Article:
War Is Over, Set Us Free, Say Guantánamo Prisoners; Judge Says No

Guantanamo prisoner Mukhtar al-Warafi, in a photo from the classified military files released by WikiLeaks in 2011.I wrote the following article for the “Close Guantánamo” website, which I established in January 2012 with US attorney Tom Wilner. Please join us — just an email address is required to be counted amongst those opposed to the ongoing existence of Guantánamo, and to receive updates of our activities by email.

Back in March, as I explained in an article at the time, lawyers for five Afghan prisoners still held at Guantánamo wrote a letter to President Obama and other senior officials in the Obama administration, in which they sought their release, on the basis that, as the lawyers put it, “Their continued detention is illegal because the hostilities in Afghanistan, the only possible justification for detention, have ended. Therefore, these individuals should be released and repatriated or resettled immediately.” They referred to President Obama’s State of the Union Address, on January 20 this year, at which the president said, “Tonight, for the first time since 9/11, our combat mission in Afghanistan is over.”

In my article, I also mentioned a federal court filing submitted on behalf of a Yemeni prisoner, Mukhtar al-Warafi, at the end of February calling for his release for similar reasons. I stated, “One of al-Warafi’s lawyers is Brian Foster, who, with colleagues at the law firm Covington & Burling, represents prisoners accused of being involved with the Taliban as well as others accused of having some involvement with al-Qaeda. Foster said they ‘chose al-Warafi’s case as a first test because he was only ever named as a member of the Taliban, offering a clearer argument for why he should be set free now,’ as opposed to men accused of having al-Qaeda connections.”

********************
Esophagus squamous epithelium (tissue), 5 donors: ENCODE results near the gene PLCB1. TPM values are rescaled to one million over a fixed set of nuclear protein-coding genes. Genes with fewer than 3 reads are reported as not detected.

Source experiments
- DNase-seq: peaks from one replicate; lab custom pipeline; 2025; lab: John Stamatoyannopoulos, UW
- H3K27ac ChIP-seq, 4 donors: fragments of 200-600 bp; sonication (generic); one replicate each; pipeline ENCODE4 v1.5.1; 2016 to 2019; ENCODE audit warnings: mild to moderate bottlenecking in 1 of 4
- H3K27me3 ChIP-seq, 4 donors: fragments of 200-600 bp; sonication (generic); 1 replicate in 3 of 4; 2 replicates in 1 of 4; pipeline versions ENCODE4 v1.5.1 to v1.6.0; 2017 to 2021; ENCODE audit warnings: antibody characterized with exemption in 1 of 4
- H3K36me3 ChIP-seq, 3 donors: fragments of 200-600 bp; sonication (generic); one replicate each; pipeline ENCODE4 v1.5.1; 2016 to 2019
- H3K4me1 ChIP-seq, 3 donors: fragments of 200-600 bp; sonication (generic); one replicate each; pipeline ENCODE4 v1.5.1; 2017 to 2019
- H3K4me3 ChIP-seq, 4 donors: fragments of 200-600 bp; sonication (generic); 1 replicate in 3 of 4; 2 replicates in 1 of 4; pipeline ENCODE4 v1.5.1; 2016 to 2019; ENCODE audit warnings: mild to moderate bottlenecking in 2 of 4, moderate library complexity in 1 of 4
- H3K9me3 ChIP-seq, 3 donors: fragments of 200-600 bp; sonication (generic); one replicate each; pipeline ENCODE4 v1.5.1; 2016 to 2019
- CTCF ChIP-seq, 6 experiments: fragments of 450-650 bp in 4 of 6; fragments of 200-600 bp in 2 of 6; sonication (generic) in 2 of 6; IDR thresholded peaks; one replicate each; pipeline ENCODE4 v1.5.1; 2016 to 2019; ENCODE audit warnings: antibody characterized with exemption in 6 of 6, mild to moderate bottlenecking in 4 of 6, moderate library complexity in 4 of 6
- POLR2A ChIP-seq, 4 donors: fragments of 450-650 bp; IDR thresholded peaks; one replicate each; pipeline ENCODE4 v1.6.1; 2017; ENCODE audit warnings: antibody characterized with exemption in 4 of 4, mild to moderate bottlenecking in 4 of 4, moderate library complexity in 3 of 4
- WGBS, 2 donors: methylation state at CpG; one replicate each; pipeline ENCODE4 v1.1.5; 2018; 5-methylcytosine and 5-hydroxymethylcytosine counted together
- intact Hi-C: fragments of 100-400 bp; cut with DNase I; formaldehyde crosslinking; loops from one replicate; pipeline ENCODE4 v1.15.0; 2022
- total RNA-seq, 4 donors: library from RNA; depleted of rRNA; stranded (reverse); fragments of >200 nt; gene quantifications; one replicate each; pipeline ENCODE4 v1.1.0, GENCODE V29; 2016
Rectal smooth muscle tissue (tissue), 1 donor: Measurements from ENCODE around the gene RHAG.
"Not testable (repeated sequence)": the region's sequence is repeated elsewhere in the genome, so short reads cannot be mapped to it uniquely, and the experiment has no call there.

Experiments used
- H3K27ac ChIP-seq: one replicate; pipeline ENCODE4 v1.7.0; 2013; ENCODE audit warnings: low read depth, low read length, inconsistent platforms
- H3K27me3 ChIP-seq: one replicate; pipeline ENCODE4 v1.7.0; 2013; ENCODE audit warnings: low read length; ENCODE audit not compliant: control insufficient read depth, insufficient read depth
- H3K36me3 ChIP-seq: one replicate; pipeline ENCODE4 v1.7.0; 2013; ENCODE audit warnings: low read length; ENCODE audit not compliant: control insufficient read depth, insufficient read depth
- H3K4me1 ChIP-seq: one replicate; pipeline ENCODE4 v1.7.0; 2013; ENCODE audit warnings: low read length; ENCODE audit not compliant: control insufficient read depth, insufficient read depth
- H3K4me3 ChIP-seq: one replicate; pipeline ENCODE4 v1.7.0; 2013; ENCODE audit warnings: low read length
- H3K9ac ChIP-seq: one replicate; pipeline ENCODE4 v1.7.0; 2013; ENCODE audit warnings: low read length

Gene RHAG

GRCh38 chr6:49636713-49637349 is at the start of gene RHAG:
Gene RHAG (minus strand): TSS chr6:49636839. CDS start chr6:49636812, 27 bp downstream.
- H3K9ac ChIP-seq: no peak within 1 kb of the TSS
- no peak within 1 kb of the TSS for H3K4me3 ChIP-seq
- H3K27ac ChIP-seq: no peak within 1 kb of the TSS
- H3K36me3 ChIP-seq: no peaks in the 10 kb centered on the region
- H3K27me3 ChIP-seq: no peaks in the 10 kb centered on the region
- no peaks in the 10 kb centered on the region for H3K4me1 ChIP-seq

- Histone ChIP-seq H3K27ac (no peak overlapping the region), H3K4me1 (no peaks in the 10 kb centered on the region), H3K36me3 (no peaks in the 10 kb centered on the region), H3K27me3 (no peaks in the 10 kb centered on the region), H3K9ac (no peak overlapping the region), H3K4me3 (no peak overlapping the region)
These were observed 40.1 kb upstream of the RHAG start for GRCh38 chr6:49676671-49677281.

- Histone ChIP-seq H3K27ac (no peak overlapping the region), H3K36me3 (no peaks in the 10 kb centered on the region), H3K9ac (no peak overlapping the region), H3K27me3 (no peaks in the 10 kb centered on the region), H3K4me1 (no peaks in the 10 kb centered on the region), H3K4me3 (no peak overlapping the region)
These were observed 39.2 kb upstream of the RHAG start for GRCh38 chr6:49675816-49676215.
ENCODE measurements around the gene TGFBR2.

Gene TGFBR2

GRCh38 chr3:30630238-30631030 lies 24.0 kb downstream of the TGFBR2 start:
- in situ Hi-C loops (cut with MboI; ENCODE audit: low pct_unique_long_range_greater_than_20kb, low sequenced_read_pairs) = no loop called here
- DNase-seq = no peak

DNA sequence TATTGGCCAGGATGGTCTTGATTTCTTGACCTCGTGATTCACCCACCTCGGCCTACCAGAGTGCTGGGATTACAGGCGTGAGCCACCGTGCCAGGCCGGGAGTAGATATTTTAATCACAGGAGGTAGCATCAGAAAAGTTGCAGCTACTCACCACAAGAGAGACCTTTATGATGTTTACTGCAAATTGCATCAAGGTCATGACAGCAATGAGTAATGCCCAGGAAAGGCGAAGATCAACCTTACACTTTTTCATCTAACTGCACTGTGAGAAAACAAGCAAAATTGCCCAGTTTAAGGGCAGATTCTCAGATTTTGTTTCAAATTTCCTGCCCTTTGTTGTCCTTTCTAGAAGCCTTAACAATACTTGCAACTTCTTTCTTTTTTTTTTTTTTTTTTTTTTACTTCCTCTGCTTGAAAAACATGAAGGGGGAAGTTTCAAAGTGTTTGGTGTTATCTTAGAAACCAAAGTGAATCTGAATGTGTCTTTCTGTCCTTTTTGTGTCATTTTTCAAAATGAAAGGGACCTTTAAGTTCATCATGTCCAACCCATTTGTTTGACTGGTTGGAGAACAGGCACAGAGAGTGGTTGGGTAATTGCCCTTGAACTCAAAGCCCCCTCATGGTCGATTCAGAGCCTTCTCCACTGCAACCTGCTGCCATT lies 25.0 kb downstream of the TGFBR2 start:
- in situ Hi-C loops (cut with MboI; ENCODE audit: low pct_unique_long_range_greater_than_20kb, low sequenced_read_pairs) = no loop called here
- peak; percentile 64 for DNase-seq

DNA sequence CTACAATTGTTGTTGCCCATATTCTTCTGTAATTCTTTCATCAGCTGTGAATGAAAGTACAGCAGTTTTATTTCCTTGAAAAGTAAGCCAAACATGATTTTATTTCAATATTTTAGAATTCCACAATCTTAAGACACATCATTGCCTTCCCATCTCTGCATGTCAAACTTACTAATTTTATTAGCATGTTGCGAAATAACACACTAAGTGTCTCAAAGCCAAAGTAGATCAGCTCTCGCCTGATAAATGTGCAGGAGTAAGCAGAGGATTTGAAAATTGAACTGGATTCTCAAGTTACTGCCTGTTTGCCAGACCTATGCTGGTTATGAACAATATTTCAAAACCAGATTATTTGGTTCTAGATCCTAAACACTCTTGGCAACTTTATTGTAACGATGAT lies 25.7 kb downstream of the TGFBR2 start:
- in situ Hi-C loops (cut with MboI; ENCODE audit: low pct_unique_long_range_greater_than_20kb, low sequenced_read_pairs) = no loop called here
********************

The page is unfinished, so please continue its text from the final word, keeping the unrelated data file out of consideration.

As I also discussed recently, al-Warafi was approved for release by President Obama’s high-level, inter-agency Guantánamo Review Task Force in January 2010, but had his habeas corpus petition subsequently challenged by the Justice Department, in an example of a lack of joined-up thinking within the government. Al-Warafi’s habeas petition was subsequently turned down by a judge in March 2010. Read the rest of this entry »

Prisoners in Guantánamo Ask to be Freed Because of the End of the War in Afghanistan

Guantanamo prisoner Obaidullah before his capture, in a photo provided to his lawyers by his family in Afghanistan.I wrote the following article for the “Close Guantánamo” website, which I established in January 2012 with US attorney Tom Wilner. Please join us — just an email address is required to be counted amongst those opposed to the ongoing existence of Guantánamo, and to receive updates of our activities by email.

On March 30, lawyers for five Afghan prisoners still held at Guantánamo wrote a letter to President Obama and other senior officials in the Obama administration asking for their clients to be released.

The five men in question are: Haji Hamdullah (aka Haji Hamidullah), ISN 1119; Mohammed Kamin, ISN 1045; Bostan Karim, ISN 975; Obaidullah, ISN 762; and Abdul Zahir, ISN 753.

The lawyers wrote, “Their continued detention is illegal because the hostilities in Afghanistan, the only possible justification for detention, have ended. Therefore, these individuals should be released and repatriated or resettled immediately.” They referred to President Obama’s State of the Union Address, on January 20 this year, at which the president said, “Tonight, for the first time since 9/11, our combat mission in Afghanistan is over.” Read the rest of this entry »